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WHAT!?

I have seen it widely exploited as a symbol of rebellion, which is why I think it still holds some bit romanticism over some Americans. The flag was a banner for people who essentially bound together and told the federal government to "f*ck off". That said, the reason why they wanted the federal government to f*ck off was because the southern economy was based on cotton, and cotton required a sh*tload of human labor to process. Southern plantation owners didn't want to pay for human labor and felt that they had the right to own people as property in order to support their economy. The way a person might own a horse... or a toilet. Conditions varied depending on plantation, but families were often split up. Mothers were forced to stand at auction and watch their child be sold to another plantation. Some plantation owners even went so far as to control breeding amongst their slaves, deciding who would lay with who to produce the most desirable offspring. This would ensure they would fetch a good price at auction.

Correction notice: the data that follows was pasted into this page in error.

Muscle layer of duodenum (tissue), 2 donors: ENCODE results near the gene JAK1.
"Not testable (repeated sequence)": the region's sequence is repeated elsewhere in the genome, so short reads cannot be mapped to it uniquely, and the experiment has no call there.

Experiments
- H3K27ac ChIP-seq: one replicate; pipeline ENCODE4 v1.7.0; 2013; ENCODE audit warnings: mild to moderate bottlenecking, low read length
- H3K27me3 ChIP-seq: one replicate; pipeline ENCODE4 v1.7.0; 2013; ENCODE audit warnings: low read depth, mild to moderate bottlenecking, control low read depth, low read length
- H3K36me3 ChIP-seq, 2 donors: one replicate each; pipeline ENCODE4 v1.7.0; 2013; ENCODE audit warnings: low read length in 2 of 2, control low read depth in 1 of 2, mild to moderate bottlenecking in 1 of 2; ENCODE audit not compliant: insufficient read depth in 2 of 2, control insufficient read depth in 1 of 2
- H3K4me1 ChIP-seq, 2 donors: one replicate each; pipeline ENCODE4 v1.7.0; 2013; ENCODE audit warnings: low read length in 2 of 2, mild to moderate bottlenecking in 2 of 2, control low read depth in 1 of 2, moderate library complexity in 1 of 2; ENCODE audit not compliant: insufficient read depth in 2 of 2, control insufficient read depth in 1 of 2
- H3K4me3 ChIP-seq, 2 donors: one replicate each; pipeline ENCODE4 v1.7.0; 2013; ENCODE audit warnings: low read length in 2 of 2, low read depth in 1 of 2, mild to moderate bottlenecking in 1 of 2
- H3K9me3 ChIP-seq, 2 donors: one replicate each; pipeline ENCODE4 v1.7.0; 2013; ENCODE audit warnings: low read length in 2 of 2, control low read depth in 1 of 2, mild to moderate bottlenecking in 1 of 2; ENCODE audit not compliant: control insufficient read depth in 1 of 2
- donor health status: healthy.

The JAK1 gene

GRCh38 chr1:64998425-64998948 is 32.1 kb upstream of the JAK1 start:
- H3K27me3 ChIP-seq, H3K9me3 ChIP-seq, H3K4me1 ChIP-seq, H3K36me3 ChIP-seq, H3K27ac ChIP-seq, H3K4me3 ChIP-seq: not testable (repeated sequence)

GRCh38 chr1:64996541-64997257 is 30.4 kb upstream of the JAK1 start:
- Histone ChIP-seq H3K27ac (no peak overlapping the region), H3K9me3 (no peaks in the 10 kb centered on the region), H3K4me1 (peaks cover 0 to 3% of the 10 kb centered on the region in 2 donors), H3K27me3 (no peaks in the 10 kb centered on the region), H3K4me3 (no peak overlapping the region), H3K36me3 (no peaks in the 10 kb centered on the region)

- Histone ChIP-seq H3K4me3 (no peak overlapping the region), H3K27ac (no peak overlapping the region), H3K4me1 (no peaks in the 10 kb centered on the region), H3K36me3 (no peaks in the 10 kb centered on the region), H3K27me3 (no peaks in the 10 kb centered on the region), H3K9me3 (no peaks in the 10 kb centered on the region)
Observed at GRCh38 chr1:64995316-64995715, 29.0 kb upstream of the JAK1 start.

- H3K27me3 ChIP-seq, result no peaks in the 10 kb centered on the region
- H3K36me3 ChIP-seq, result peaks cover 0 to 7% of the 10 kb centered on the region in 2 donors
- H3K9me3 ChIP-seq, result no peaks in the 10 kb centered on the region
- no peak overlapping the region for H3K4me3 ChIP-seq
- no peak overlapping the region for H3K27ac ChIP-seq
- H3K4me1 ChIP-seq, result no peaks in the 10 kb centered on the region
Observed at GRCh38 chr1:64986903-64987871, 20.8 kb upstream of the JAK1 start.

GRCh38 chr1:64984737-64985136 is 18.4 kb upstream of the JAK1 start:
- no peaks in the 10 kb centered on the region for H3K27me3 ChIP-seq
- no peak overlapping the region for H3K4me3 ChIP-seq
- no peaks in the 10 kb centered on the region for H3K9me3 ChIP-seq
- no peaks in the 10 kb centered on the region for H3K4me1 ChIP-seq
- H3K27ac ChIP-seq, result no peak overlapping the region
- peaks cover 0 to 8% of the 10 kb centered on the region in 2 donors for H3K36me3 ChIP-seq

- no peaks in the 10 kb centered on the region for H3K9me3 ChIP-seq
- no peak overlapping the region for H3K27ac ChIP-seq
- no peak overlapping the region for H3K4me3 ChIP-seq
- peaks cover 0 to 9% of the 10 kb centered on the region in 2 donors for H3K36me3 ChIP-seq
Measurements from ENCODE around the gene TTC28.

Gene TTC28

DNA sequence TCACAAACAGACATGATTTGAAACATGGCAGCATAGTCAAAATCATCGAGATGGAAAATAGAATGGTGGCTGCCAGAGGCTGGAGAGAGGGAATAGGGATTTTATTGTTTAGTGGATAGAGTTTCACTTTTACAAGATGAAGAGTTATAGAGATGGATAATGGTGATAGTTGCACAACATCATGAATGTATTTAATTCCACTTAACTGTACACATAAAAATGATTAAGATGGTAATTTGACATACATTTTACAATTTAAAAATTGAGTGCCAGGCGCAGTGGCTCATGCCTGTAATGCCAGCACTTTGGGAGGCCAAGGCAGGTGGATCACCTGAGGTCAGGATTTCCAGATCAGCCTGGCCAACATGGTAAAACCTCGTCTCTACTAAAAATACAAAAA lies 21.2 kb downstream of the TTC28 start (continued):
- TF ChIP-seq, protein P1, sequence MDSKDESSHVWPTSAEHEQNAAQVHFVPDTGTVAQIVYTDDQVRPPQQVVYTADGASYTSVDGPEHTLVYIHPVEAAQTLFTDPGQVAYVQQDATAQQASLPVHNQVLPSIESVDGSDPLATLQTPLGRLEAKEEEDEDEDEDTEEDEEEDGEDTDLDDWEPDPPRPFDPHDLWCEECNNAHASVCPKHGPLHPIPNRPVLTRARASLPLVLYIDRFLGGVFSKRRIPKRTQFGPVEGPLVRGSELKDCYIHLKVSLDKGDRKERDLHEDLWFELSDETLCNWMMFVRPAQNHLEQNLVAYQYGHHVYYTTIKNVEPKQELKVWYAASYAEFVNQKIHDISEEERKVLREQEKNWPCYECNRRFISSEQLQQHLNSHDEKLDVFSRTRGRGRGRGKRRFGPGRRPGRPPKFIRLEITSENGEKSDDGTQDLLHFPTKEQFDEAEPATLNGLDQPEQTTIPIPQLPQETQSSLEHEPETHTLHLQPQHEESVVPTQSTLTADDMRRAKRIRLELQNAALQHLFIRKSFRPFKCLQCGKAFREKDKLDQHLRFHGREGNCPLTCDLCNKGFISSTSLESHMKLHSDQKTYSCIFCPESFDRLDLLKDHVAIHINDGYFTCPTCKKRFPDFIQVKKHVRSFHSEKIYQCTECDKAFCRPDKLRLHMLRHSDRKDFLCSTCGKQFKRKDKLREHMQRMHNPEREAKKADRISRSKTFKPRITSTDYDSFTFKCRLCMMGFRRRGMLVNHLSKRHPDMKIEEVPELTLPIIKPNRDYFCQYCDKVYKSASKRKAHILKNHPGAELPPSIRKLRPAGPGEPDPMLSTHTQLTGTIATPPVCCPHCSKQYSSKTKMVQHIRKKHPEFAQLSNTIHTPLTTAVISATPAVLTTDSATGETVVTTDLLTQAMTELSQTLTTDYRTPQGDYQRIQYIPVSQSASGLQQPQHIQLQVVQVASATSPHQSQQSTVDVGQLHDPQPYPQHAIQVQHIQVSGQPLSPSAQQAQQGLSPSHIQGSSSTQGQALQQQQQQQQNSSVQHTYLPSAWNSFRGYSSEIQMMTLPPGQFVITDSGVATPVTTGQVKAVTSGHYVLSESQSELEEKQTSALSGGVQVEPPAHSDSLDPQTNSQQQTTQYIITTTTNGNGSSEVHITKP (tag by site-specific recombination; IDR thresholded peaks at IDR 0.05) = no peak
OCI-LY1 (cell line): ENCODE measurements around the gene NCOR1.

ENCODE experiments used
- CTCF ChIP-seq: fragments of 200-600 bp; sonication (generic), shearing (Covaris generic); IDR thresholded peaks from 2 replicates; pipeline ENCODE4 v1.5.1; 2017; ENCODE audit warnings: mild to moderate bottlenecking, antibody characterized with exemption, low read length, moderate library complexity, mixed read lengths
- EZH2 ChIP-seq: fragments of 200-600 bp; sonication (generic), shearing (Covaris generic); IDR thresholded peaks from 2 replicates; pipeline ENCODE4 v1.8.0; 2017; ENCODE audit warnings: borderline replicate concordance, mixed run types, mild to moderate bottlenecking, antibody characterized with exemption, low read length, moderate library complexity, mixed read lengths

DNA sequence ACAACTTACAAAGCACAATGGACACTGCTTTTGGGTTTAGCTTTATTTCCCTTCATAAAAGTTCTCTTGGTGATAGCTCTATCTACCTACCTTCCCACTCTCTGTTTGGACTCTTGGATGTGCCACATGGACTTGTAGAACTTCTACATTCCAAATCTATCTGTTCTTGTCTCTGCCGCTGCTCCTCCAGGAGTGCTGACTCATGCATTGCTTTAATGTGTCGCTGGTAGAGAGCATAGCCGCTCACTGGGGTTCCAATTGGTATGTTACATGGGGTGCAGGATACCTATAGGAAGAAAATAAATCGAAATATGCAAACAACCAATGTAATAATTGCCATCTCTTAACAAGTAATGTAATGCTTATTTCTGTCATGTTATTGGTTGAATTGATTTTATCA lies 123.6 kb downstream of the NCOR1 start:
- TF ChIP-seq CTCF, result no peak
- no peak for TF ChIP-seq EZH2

I'm just skimming the surface. Anyway the point I am getting to is you can't pick and choose what the Confederate flag stands for. It holds the pride of the southern peoples fighting spirit, but it also represents the deplorable and hateful attitude that was held against African-Americans and their agenda to deny those people basic human rights. It's a racist symbol. I'm sort of shocked at any argument to the contrary. Nobody (for example) defends the swastika. After all ze Germans were pretty ballsy too.

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Dingdongs